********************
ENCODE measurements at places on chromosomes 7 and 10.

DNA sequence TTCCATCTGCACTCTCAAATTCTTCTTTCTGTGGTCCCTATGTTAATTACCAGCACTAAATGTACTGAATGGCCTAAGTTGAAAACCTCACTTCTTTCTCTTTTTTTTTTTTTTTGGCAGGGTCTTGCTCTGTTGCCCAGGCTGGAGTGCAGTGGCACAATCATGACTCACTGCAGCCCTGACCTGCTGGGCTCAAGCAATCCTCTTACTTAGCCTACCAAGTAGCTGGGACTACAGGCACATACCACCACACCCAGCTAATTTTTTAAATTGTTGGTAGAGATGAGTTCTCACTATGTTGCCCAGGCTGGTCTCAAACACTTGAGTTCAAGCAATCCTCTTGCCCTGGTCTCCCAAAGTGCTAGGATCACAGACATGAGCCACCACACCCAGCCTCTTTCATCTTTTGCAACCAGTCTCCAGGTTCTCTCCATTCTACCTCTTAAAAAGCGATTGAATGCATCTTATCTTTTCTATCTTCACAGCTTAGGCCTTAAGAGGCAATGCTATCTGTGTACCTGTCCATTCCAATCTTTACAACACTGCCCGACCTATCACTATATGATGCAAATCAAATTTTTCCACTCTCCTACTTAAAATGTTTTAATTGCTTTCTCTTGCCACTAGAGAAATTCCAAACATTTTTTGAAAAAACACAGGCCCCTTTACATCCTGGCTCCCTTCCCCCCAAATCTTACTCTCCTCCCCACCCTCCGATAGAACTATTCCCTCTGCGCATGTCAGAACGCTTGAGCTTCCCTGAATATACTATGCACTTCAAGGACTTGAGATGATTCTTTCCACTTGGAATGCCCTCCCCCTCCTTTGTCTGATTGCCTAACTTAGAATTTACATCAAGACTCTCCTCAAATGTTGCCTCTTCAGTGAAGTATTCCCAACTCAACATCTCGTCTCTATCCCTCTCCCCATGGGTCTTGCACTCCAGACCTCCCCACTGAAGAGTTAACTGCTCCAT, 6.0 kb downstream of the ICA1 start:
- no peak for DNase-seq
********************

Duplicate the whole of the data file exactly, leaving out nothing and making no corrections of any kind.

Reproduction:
ENCODE measurements at places on chromosomes 7 and 10.

DNA sequence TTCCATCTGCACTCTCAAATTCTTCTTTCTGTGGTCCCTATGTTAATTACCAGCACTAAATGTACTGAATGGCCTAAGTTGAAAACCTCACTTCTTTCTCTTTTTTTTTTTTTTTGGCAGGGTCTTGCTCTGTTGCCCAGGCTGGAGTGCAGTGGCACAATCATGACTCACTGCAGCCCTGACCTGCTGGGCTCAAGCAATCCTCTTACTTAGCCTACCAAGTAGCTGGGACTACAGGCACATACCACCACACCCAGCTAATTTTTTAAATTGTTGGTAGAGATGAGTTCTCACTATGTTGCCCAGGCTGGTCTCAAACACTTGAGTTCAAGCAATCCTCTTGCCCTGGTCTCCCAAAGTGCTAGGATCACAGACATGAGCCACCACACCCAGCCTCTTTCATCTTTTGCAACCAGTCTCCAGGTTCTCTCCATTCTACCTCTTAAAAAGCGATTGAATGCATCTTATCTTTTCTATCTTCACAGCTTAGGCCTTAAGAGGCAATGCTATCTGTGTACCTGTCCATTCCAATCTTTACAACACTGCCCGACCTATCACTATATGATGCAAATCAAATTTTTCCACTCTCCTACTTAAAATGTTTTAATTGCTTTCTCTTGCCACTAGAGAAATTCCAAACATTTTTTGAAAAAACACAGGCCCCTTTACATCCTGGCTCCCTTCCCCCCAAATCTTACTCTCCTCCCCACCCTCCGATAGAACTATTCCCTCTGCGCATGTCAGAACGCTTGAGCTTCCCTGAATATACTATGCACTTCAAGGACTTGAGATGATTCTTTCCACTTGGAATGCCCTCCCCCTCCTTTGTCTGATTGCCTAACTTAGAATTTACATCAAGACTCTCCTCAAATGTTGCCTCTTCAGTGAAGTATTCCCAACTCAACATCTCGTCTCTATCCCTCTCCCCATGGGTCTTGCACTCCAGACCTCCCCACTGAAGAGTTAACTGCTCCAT, 6.0 kb downstream of the ICA1 start:
- no peak for DNase-seq